‘Step Into My Virtual Office.’ How VR is Changing the Way we Work

In case you missed it, we recently handed back the keys to our Berkshire office in favour of an entirely distributed AndAnotherDay. This shouldn’t be a surprise in 2022, with many businesses going remote or hybrid over the last two years. But one aspect of studio life that we knew we’d start to miss before long was being around one another, and collaborating as a team.

Of course, there are coffee shops, walking meetings, co-working spaces and the infamous Wokingham Pizza Express. But none of those scenarios are quite right for working, for us at least. We also didn’t fancy the idea of sitting on Zoom or Teams for hours on end whilst we joined up on projects. Don’t get us wrong, we love working together, but ‘co-working’ and ‘Zoom’ should never be in the same sentence.



The technology is already there

Thanks to devices like the Oculus, accessible VR options are already tried and tested on a consumer level. In fact, the Rift or the Quest are the perfect VR/AR headset for a virtual workspace. They’re lightweight, they’re easy to set-up, and the hand controls are incredibly intuitive. And with an estimated 12.5 million headsets sold in 2021 alone, VR has quickly become a dominant category in home tech.

The hard sell isn’t the price point, with devices starting at just shy of £300 (or £30 if you’re happy using Samsung’s Gear VR), but more so the mindset of strapping on a giant pair of plastic goggles and essentially blindfolding yourself before a meeting.



Acclimatising to VR

My first experience of VR was at a marketing tech agency who used the headsets to have some fun at work and break up the day with exercise. The initial feeling of being ‘immersed’ was strange. It’s not so much the devices that you’re wearing or holding, but the fact that you’re sealing yourself off from the outside world from a sensory perspective – particularly if you’re wearing headphones too. However, once I’d found my sea legs, I was hooked. In fact, I went home and bought my own Oculus that evening, and have used it a great deal since.

One of my favourite VR experiences is neither a game nor a 360º video. But instead, just the lobby in which you start. This is the home screen of the platform, and can be customised to your taste (from a library of several rooms, including a Japanese ryokan or a mountainside Bond villain-esque retreat). These lobby scenes are beautifully designed and understated, with plenty of space to walk around and explore the room, not to mention the mesmerising views across fields, mountain ranges or cities.



The lobby is quiet, calming and intriguing. It stops me in my tracks from bouncing straight through it and into whichever game I am working my way through. And in a way, I feel this is how virtual workspaces should be too. Serene, inviting, secluded and accessible. Virtual workspaces and offices don’t need to have all the bells and whistles found in the latest game titles, or the flashing lights and loud noises of VR festivals.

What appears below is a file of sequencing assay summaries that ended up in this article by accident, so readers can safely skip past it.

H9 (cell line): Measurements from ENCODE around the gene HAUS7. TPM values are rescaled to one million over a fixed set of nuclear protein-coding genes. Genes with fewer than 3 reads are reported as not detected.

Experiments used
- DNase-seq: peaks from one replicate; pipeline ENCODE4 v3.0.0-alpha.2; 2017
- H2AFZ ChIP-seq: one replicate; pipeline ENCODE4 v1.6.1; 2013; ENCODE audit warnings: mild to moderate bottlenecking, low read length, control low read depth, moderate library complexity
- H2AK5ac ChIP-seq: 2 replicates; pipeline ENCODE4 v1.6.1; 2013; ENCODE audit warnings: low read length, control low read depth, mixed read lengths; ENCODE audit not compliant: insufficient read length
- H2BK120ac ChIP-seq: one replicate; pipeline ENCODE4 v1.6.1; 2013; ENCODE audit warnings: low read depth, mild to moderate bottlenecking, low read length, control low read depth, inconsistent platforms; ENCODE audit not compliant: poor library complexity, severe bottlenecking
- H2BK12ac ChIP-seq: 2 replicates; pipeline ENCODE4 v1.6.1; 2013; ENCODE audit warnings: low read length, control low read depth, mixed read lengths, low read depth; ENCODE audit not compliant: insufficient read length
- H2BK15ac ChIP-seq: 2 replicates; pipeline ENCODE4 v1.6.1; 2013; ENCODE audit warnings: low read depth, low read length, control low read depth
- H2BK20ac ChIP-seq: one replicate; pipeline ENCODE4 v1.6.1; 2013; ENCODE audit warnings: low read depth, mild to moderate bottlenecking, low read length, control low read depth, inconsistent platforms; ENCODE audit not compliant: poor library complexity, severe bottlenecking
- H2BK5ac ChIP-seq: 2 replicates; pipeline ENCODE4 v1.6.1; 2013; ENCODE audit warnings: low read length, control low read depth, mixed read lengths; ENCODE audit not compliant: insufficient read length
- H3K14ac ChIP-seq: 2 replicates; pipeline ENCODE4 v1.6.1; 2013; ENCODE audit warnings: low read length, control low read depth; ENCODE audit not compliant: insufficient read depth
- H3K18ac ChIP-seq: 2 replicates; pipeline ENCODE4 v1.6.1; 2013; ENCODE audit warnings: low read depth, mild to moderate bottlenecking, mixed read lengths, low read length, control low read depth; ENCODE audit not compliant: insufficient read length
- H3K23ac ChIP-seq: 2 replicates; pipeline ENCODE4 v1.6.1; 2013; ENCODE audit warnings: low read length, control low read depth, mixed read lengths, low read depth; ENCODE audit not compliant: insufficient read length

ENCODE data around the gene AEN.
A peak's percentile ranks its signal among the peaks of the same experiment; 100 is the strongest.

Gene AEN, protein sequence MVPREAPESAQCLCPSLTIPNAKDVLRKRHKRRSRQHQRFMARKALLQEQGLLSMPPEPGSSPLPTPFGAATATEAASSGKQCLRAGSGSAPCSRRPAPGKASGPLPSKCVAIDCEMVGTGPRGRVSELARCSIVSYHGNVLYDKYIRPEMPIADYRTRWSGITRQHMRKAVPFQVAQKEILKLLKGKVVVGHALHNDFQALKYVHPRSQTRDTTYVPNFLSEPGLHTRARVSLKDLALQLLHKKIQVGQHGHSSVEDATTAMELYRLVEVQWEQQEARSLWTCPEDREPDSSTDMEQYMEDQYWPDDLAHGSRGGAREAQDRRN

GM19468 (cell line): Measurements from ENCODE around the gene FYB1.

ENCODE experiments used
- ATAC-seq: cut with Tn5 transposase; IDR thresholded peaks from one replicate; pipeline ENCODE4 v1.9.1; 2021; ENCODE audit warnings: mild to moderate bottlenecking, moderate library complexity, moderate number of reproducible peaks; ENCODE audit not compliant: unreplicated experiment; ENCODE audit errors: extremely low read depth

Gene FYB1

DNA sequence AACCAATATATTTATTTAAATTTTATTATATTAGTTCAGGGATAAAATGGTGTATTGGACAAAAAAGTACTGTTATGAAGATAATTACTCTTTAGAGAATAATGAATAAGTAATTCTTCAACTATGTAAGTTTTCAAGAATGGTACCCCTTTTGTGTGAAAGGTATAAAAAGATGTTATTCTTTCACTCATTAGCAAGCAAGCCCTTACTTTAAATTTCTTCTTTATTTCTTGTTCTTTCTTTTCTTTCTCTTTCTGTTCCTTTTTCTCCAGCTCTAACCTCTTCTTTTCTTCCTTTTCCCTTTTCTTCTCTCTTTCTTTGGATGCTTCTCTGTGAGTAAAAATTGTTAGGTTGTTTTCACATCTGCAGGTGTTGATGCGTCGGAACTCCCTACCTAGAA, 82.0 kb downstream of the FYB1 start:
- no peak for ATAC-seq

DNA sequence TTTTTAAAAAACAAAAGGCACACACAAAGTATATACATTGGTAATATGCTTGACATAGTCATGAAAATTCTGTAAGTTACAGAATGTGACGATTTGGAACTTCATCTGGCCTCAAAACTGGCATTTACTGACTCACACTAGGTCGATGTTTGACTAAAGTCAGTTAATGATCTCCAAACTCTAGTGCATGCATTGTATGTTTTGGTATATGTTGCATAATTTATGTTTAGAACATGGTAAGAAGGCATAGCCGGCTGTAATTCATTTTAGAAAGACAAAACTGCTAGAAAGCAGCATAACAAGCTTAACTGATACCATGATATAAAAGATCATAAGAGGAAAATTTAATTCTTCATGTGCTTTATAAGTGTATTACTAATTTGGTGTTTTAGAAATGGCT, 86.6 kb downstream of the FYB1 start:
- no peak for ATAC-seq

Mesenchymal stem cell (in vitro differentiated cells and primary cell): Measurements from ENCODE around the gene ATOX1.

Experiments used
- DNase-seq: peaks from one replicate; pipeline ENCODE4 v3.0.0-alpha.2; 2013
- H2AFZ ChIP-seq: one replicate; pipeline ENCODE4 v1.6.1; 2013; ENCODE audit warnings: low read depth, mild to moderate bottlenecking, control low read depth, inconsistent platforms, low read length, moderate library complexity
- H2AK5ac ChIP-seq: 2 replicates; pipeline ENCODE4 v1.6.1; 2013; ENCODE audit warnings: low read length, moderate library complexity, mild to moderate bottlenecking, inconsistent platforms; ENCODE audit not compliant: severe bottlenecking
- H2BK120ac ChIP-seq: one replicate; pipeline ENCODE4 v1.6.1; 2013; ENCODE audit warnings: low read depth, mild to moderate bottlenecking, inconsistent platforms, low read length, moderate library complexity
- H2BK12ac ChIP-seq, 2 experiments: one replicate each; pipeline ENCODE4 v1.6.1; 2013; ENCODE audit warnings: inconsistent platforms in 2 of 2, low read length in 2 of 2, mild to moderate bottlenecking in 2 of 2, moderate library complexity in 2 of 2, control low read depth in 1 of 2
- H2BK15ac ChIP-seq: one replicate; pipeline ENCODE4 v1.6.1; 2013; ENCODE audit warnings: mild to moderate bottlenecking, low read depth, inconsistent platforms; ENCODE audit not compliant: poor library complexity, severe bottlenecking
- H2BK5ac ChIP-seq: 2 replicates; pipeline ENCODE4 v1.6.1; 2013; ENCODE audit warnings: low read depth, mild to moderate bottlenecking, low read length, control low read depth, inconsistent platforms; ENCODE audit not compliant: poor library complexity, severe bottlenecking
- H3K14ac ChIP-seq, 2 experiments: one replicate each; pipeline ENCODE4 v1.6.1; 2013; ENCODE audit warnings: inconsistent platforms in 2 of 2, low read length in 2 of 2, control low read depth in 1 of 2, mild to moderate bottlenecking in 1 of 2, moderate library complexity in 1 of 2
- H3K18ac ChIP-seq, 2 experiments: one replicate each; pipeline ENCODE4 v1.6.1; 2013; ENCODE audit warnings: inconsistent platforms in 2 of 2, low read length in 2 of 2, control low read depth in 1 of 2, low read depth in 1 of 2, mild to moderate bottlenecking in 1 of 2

Breaking down the barrier

For many, this whole idea seems crazy, and you can’t blame them. Perhaps their idea of VR is born from a viral video of someone falling over whilst on a virtual rollercoaster, or maybe smashing their TV by letting go of a controller. Truth is, VR doesn’t have to be hectic, and if we want more people to embrace it, we need to show its softer side. Only then will we see wider buy-in for business use.

There are some incredible use cases out there, including the most obvious – bringing together distributed teams. This could be organisations spread across multiple regions, or an agency pitching an idea to their client in another country. In education, this could be lectures, and in pharmaceutical or medical, this could be important research being shared in a virtual setting.



A virtual AndAnotherDay studio

Recently, Keiron has been trying out Horizon Workrooms for a client. It’s currently in beta, but offers a hopeful solution to what we feel makes a good virtual space. It’s easy for individuals and teams to connect, it looks great, and best of all, your computer screen and keyboard come along with you after you install the Virtual Desktop Software on your Mac or PC. It is essentially just like stepping into a meeting with your faithful laptop tucked under your arm.

You can adjust the layout of the room to suit your tastes and your business needs, and the table will dynamically scale as more people join your meeting. Your avatar, whilst slightly cartoonish, can be customised to look like you, and you can draw on a shared whiteboard using the hand controller as a pen.

It’s early days for us, but we are early adopters. So we’re keen to use this more and more and we’d encourage anybody reading this who has access to a headset to try out a virtual meeting with us. But as we said before, it’s not all meetings. This could be a good opportunity for team catch-ups, socialising with colleagues, or even running design sprints.



The right time and place

Whilst we do get excited at the prospect of wider virtual workplace adoption, we do feel it has a time and a place. Overusing it could make the simplicity of signing into a meeting a little redundant. Pulling on and peeling off a headset multiple times a day, not to mention keeping everything charged, could get complicated, cumbersome and annoying.

Despite us enjoying VR for work and play, a virtual meet always feels like a treat, and we feel that VR in the workplace won’t lose its shine for quite some time. If anything, it will get easier as more applications and integrations emerge, and headset sales continue to soar.

Let us know your thoughts on virtual workspaces, workplaces and meetings. We’d love to know if this is something you’ve tried. If not, maybe it’s time? If you do find yourself venturing into realms unknown, give us a shout.